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Health Officials Release Study On Adverse Childhood Experiences In Urban Areas

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By Pat Loeb
PHILADELPHIA (CBS) — Today, health officials are unveiling the results of a groundbreaking research on the long-term effects of exposure to violence during childhood.

Philadelphia is the first city where the impact of urban stress is being studied.

Fifteen years ago, researchers astounded the health care community by showing that Adverse Childhood Experiences or ACES, correlate with long-term physical and behavioral health issues.

These experiences entail things like abuse, neglect, or an unstable household, and can lead to issues like diabetes, heart disease, substance abuse and suicide.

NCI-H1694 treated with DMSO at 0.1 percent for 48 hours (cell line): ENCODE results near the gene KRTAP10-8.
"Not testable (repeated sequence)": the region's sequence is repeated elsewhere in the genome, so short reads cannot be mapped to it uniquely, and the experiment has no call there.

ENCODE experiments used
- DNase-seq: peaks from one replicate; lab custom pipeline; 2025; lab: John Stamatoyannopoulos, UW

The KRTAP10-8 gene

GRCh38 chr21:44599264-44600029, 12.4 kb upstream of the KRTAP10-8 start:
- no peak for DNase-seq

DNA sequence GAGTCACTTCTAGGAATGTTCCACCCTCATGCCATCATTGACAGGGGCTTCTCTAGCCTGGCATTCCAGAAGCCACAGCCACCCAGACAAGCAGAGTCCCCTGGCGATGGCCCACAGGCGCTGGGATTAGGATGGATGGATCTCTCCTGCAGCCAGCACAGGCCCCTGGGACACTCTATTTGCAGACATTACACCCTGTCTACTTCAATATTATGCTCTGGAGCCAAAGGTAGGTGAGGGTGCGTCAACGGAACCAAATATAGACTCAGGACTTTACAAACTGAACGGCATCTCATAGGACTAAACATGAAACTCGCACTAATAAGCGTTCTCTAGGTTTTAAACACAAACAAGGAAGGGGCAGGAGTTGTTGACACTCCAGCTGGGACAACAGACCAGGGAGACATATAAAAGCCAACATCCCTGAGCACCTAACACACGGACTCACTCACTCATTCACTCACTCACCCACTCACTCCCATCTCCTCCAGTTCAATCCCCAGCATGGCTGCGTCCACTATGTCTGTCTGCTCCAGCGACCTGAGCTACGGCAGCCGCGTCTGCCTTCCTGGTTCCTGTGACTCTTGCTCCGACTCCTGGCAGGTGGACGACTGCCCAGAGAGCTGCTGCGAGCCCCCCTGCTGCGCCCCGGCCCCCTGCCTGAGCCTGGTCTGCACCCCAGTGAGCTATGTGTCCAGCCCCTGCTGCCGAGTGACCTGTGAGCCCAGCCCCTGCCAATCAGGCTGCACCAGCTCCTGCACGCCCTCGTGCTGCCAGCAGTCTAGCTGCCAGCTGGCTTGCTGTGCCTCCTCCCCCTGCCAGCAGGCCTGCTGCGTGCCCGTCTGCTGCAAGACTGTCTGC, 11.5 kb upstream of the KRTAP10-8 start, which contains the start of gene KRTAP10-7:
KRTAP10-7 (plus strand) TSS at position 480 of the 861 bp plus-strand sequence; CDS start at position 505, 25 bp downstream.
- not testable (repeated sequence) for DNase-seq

Psychiatrist Sandra Bloom says researchers have now widened the lens to try to gauge the impact of living in an unsafe neighborhood and witnessing violence or experiencing discrimination.

They call this “urban ACE”.

Bloom says, “the results are disturbing. There’s a high prevalence of ACE in Philadelphia, there’s a high prevalence of urban ACE in Philadelphia.”

The results will be reported at the National Summit on Adverse Childhood Experiences, being held at the Independence Visitors Center.

 

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